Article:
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Anyone have experience with Dr. Eric Moore or Dr. Guy Petruzzeilli?

white42876's picture
white42876
Posts: 20
Joined: Nov 2009

I am hoping someone on here has some sort of experience with one or both of these docs. My dad has been diagnosed with SCC at the base of the tongue and is looking to get an appt with one or both of these doctors. Also, I keep hearing that there is a greater success rate with a "board" of doctors working for you (like they do at the Mayo Clinic) is this true? Thanks for your help!

Thinking positive!
Lisa

ratface's picture
ratface
Posts: 1238
Joined: Aug 2009

Guy Joseph Petruzzelli is out of Rush University and very well reknownewed in the field. His Bio is on the Rush University website. The head of head and neck at Northwestern Hospital is said to be the best. The Head lady at the University of Chicago, Kerstin Stenson is also top notch. These are the best three in the Chicago area. I can't remember the name from Rush but he is said to be among the best. Check the hospital websites for their bios.

pk's picture
pk
Posts: 192
Joined: Aug 2009

We haven't heard from you in awhile. How are things going?
PK

ratface's picture
ratface
Posts: 1238
Joined: Aug 2009

Hi PK

Been out of town and away from computer. I'm six weeks out now and doing well. Getting stronger by the day. I'm getting ready for a neck disection at the end of this month which I imagine is what the poster was inquiring about. Asking about that Doctor puts them in the midwest probably Chicago. Best three Cancer hospitals are University of Chicago, rated 1st in the the tri-state area, Northwestern, and Rush. Can't go wrong at any of them.

pk's picture
pk
Posts: 192
Joined: Aug 2009

My husband, Bob, is also 6 weeks out. I have a question for you - or maybe two or three.
Are you still using pain meds? Bob is but not nearly as much. Why do you need to have a neck dissection-how did you find this out or did you know that this would be a follow up to your treatment before you started? Bob's ENT said that if the PET Scan in Jan. would show any cells left over, he would clean them up. Is that called a neck dissection?
I'm staying confident that he won't have to go any further with this - let's hope. The reason I inquired about you was that I knew you were seeing a doc a week or so ago, and when you hadn't posted, I worried. Everyone seems like family. Talk Soon. PK

Landranger25's picture
Landranger25
Posts: 207
Joined: Nov 2009

I am 4 weeks out from my treatment. (33 rad, 3 chemo's over 6 weeks) When my ENT (small town guy)biopsied my single swollen lymph node and it came back positive for cancer, he refered me to a surgeon that is part of the Henry Ford Health System in the Detroit area. Within 1 week of seeing the surgeon he performed an exploratory procedure to determine the extent of the primary cancer (base of tongue), a Wednesday. On Friday, he met with the Henry Ford Cancer Board and that group of Doctors agreed upon my course of treatment. On Saturday I had a medi-port and PEG put in and on Monday I received my first chemo, first radiation on Tuesday. My surgeon, oncologist and radioogist were all part of that board and had a say in my treatment and I still see each one of them regularly. Thay each have access to my records and always know what happened when I visit one of them. I feel my care has been top shelf from bottom to top and highly recomend the "board" system. It brings more experience to your treatment. Good luck to your Dad. It's time to get tough! Just my 2 cents worth.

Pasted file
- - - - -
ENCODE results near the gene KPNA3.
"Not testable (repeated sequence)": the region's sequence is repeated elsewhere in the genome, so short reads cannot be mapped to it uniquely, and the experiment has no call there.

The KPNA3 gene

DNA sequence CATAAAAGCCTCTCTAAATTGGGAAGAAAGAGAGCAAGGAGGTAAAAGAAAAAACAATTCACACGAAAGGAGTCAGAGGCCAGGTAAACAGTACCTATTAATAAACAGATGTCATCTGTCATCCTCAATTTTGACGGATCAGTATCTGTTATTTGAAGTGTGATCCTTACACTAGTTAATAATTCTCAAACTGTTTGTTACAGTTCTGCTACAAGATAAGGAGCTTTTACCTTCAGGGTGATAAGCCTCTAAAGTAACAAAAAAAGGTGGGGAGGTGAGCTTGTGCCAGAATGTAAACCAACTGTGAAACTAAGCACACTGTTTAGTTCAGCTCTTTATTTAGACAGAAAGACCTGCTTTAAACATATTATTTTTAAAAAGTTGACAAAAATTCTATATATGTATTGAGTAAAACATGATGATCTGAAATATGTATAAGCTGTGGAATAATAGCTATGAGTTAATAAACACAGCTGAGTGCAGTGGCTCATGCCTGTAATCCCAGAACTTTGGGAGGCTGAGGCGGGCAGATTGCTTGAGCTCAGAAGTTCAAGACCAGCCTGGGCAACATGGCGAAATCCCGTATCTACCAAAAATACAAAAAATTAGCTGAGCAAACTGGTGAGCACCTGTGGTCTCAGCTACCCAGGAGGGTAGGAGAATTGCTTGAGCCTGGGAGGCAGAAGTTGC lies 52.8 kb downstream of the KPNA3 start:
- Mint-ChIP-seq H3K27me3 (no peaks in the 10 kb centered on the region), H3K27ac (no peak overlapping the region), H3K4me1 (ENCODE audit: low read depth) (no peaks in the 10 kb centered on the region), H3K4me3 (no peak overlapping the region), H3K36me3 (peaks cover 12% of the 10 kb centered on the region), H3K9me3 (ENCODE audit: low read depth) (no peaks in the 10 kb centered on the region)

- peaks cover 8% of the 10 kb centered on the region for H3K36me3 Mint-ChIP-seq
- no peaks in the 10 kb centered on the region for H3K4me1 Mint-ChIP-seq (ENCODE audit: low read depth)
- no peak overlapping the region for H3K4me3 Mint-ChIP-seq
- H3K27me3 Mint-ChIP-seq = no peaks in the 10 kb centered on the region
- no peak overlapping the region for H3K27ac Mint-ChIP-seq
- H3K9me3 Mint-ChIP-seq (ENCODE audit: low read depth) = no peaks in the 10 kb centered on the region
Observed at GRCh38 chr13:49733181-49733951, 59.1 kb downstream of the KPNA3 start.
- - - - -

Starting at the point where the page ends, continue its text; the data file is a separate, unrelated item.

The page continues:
Mike

ratface's picture
ratface
Posts: 1238
Joined: Aug 2009

First to the poster, You must be from the midwest. You are shopping for services right now. You want a hospital that has what landranger describes, it's called a mutidiciplinary approach. That simply means that the doctors sit around a table somewhere and discuss your case. Some call it a tumor board and arrive at a concensus. I was not being treated at one of those and moved my treatment after chemo and radiation were done. It's more difficult so try and start with a top notch cancer hospital first, usually a teaching university. You can use some of the ACS links to see how many head and neck cancers your particular hospital handled in a particular year. For instance the hospital I was at handles about 4 per year. The hospital I transferred to handles about 4000 per year. You want an ENT cutting into your neck that does neck disections or puts tubes in kids ears?

Pk, there are currently two schools of thought for BOT cancer which has spread to the lymph nodes. One approach is to remove the nodes first then treat with chemo and radiation. It's easier to operate before the radiation has caused damage to the skin and tissue. It begins to get gooy some time after radiation and some ENT's avoid it, they are just not good enough or confident enough. Also the early surgery delays the begiining of radiation. You can't radiate if the neck is all stapled together.